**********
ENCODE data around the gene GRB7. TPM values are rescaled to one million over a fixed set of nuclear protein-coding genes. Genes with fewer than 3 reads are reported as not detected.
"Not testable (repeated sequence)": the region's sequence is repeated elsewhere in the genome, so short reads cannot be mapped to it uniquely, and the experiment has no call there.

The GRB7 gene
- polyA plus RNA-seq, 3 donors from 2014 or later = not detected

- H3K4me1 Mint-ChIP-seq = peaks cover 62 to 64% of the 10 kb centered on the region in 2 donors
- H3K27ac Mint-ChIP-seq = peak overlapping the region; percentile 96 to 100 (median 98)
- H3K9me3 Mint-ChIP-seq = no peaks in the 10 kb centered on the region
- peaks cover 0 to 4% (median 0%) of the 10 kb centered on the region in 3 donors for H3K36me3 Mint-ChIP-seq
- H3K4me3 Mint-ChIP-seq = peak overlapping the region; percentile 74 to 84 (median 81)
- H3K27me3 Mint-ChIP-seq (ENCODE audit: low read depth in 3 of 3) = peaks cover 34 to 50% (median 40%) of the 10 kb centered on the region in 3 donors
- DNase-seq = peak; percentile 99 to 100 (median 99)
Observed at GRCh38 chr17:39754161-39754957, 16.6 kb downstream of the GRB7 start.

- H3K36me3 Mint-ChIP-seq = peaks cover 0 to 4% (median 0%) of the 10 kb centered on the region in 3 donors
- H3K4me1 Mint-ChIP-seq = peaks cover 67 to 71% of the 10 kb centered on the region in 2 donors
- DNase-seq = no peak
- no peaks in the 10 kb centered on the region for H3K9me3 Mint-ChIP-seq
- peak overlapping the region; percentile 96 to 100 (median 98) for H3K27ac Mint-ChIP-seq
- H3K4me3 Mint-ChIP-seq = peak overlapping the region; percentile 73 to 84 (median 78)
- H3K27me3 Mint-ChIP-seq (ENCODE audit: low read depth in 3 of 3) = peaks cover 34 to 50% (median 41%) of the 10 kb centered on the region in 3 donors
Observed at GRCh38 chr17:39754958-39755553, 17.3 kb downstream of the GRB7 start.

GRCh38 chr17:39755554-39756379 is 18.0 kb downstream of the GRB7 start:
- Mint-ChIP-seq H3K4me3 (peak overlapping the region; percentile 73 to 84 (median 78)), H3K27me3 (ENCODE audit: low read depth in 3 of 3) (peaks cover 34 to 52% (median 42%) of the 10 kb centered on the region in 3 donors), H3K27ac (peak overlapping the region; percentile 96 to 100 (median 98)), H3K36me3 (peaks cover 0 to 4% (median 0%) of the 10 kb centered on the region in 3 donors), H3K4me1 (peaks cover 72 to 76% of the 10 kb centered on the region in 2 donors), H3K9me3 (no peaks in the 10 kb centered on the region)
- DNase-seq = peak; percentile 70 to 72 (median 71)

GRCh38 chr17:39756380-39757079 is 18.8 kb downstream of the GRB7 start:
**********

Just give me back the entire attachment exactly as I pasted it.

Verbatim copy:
ENCODE data around the gene GRB7. TPM values are rescaled to one million over a fixed set of nuclear protein-coding genes. Genes with fewer than 3 reads are reported as not detected.
"Not testable (repeated sequence)": the region's sequence is repeated elsewhere in the genome, so short reads cannot be mapped to it uniquely, and the experiment has no call there.

The GRB7 gene
- polyA plus RNA-seq, 3 donors from 2014 or later = not detected

- H3K4me1 Mint-ChIP-seq = peaks cover 62 to 64% of the 10 kb centered on the region in 2 donors
- H3K27ac Mint-ChIP-seq = peak overlapping the region; percentile 96 to 100 (median 98)
- H3K9me3 Mint-ChIP-seq = no peaks in the 10 kb centered on the region
- peaks cover 0 to 4% (median 0%) of the 10 kb centered on the region in 3 donors for H3K36me3 Mint-ChIP-seq
- H3K4me3 Mint-ChIP-seq = peak overlapping the region; percentile 74 to 84 (median 81)
- H3K27me3 Mint-ChIP-seq (ENCODE audit: low read depth in 3 of 3) = peaks cover 34 to 50% (median 40%) of the 10 kb centered on the region in 3 donors
- DNase-seq = peak; percentile 99 to 100 (median 99)
Observed at GRCh38 chr17:39754161-39754957, 16.6 kb downstream of the GRB7 start.

- H3K36me3 Mint-ChIP-seq = peaks cover 0 to 4% (median 0%) of the 10 kb centered on the region in 3 donors
- H3K4me1 Mint-ChIP-seq = peaks cover 67 to 71% of the 10 kb centered on the region in 2 donors
- DNase-seq = no peak
- no peaks in the 10 kb centered on the region for H3K9me3 Mint-ChIP-seq
- peak overlapping the region; percentile 96 to 100 (median 98) for H3K27ac Mint-ChIP-seq
- H3K4me3 Mint-ChIP-seq = peak overlapping the region; percentile 73 to 84 (median 78)
- H3K27me3 Mint-ChIP-seq (ENCODE audit: low read depth in 3 of 3) = peaks cover 34 to 50% (median 41%) of the 10 kb centered on the region in 3 donors
Observed at GRCh38 chr17:39754958-39755553, 17.3 kb downstream of the GRB7 start.

GRCh38 chr17:39755554-39756379 is 18.0 kb downstream of the GRB7 start:
- Mint-ChIP-seq H3K4me3 (peak overlapping the region; percentile 73 to 84 (median 78)), H3K27me3 (ENCODE audit: low read depth in 3 of 3) (peaks cover 34 to 52% (median 42%) of the 10 kb centered on the region in 3 donors), H3K27ac (peak overlapping the region; percentile 96 to 100 (median 98)), H3K36me3 (peaks cover 0 to 4% (median 0%) of the 10 kb centered on the region in 3 donors), H3K4me1 (peaks cover 72 to 76% of the 10 kb centered on the region in 2 donors), H3K9me3 (no peaks in the 10 kb centered on the region)
- DNase-seq = peak; percentile 70 to 72 (median 71)

GRCh38 chr17:39756380-39757079 is 18.8 kb downstream of the GRB7 start: